The Prebiotic Synthesis of Soluble Organic Matter in Carbonaceous Chondrites and the Influence of Asteroidal Aqueous Alteration

  • Author / Creator
    Simkus, Danielle N
  • Carbonaceous chondrite meteorites are derived from primitive asteroids in the solar system and often contain prebiotic organic compounds including amino acids, carboxylic acids, nucleobases, and smaller precursor molecules. These soluble organic compounds, synthesized via non-biological chemical reactions in space, are key precursors to several biologically-relevant compounds including proteins, membrane lipids, DNA and RNA. Asteroidal aqueous alteration processes have been shown to play an important role in the synthesis and preservation of soluble organic compounds in carbonaceous chondrites, though the chemical processes associated with parent body aqueous alteration are not fully understood. This Ph.D. thesis incorporates method development with meteorite analyses to gain insight into the influence of aqueous alteration during prebiotic organic synthesis. The organic contents of two specific carbonaceous chondrites were investigated: (1) the Murchison meteorite, selected as a reference standard due to the large dataset of organic analyses available in the literature for comparison, and (2) the Tagish Lake meteorite, selected for its pristine nature and unique alteration-derived heterogeneity. Method optimization was carried out for the extraction, derivatization and analysis of meteoritic aldehydes and ketones, and the procedure was applied to the analysis of both the Murchison and Tagish Lake meteorites. This thesis reports the first compound-specific δ13C compositions for meteoritic aldehydes and ketones. The relatively 13C-depleted compositions (particularly for the Tagish Lake samples) indicate that the aldehydes and ketones are not primordial unreacted Strecker synthesis precursors, but rather products of secondary alteration reactions on the parent body asteroid. Potential alteration-driven sources of aldehydes and ketones (e.g. degradation of amino acids or oxidation of insoluble organic matter) are discussed. In addition to the aldehyde and ketone analyses, previously unstudied Tagish Lake specimens (TL1, TL4 and TL10a) were investigated for indigenous amino acids, carboxylic acids, and aliphatic and aromatic hydrocarbons. The analyses revealed distinct organic contents likely indicating distinct parent body aqueous alteration histories. Specimen TL1 exhibited relatively high abundances of organics and a soluble organic composition that was similar to those of previously analyzed specimens TL5b and TL11h. Specimen TL4 appeared to be minimally aqueously altered and exhibited an overall low soluble organic content, attributed to the absence of water during key synthesis reactions. Specimen TL10a contained a unique and unusual soluble organic content, apparently devoid of carboxylic acids and weakly polar aliphatic and aromatic compounds, but exhibiting low abundances of amino acids and aldehydes and ketones. Overall, these analyses support a theory of a “sweet spot” of aqueous alteration that allows for optimal synthesis and preservation of soluble organic compounds. The data also suggest that the absence of key precursor compounds in certain Tagish Lake specimens (e.g. TL10a) may have precluded subsequent organic synthesis reactions. Lastly, time-of-flight secondary ion mass spectrometry (TOF-SIMS) analysis was applied to the analysis of both the Murchison and the Tagish Lake meteorites to demonstrate the potential utility of the TOF-SIMS method for detecting amino acids in situ on meteorite fresh fracture surfaces, without the need for bulk solvent extractions. Although amino acids and characteristic amino acid fragments were positively identified in the Tagish Lake meteorite, the compounds were not confidently identified in the Murchison samples, possibly due to mass interferences between organic species. The amino acids detected in the Tagish Lake meteorite did not appear to be associated with specific minerals or textures in the meteorite, but rather appeared to be homogeneously distributed throughout the matrix.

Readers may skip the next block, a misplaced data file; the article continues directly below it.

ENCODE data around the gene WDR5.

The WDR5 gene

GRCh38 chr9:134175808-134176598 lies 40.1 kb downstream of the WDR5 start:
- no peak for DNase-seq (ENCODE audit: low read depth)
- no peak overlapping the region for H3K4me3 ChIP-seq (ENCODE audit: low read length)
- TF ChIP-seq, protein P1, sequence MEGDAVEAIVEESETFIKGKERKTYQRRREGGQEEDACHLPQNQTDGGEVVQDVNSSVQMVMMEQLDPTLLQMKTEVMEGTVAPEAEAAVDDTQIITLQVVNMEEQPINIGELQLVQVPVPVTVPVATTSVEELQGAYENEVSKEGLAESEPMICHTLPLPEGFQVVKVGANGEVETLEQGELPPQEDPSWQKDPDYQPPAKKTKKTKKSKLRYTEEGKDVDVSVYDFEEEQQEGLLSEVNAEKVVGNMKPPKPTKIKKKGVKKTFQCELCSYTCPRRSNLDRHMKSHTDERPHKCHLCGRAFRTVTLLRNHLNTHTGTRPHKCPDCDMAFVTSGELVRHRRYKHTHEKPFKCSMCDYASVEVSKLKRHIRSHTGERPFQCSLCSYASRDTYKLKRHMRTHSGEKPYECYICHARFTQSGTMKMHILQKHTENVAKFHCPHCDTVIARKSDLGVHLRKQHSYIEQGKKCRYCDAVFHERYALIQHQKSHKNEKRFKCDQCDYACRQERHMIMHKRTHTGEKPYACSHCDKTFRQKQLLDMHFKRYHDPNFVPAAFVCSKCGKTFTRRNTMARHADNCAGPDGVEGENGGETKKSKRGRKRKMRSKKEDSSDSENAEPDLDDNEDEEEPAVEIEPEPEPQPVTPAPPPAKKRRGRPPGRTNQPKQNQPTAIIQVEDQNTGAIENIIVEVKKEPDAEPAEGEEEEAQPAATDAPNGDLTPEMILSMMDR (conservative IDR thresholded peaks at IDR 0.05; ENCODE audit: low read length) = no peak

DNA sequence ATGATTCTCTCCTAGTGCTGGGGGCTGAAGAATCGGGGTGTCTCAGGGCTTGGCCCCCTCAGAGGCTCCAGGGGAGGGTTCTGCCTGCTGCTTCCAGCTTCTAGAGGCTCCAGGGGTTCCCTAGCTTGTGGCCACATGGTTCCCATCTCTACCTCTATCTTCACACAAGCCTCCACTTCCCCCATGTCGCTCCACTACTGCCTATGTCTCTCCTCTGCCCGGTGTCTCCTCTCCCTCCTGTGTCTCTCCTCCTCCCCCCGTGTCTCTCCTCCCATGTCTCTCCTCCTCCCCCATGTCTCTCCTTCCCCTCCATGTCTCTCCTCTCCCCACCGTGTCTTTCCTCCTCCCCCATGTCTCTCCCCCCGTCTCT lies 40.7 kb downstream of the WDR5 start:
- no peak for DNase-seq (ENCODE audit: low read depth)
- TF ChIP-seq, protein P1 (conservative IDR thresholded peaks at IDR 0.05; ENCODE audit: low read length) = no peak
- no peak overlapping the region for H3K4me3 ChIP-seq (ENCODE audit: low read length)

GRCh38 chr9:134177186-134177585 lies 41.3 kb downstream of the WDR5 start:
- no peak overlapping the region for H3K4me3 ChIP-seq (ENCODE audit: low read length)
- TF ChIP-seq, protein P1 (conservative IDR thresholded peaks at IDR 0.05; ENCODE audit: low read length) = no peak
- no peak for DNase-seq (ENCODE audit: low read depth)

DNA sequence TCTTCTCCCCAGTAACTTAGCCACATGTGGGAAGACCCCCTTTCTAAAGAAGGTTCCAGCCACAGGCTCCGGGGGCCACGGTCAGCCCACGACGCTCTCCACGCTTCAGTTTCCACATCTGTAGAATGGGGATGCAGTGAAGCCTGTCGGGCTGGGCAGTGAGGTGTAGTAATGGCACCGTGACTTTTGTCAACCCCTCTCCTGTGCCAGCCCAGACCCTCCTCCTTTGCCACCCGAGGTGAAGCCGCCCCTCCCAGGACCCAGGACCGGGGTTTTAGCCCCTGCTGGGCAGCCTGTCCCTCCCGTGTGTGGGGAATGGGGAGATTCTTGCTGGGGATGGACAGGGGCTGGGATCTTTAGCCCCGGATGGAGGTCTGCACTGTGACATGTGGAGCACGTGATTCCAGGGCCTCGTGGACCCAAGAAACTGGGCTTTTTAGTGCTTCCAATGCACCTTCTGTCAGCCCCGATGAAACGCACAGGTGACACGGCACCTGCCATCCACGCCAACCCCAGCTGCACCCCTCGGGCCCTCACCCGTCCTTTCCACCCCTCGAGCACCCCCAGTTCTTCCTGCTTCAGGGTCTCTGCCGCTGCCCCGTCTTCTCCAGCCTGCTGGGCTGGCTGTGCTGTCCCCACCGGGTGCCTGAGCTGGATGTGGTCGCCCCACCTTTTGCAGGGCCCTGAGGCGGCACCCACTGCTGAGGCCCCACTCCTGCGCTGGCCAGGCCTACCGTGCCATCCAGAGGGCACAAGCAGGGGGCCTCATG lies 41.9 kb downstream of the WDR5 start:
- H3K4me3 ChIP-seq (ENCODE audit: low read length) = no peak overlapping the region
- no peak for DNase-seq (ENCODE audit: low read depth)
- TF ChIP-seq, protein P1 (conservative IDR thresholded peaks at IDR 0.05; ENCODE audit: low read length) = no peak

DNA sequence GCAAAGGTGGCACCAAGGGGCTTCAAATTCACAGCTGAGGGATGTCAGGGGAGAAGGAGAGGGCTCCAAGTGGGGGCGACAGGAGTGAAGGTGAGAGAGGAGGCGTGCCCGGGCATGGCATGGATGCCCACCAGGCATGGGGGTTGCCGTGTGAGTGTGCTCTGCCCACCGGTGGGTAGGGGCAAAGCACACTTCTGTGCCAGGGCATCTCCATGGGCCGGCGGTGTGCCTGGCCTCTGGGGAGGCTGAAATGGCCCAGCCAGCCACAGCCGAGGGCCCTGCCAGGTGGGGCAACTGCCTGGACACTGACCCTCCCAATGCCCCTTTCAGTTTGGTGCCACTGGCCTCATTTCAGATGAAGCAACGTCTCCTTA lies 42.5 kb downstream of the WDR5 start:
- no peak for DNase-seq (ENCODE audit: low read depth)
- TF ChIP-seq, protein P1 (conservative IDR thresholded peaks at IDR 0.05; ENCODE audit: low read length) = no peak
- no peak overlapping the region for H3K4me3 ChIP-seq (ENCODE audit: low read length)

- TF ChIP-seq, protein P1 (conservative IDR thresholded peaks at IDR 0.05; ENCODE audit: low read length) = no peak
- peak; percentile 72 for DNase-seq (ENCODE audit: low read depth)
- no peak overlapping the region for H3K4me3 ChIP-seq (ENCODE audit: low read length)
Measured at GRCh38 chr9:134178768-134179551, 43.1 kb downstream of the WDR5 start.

• Subjects / Keywords
  • Graduation date
    Spring 2018
  • Type of Item
  • Degree
    Doctor of Philosophy
  • DOI
  • License
    This thesis is made available by the University of Alberta Libraries with permission of the copyright owner solely for non-commercial purposes. This thesis, or any portion thereof, may not otherwise be copied or reproduced without the written consent of the copyright owner, except to the extent permitted by Canadian copyright law.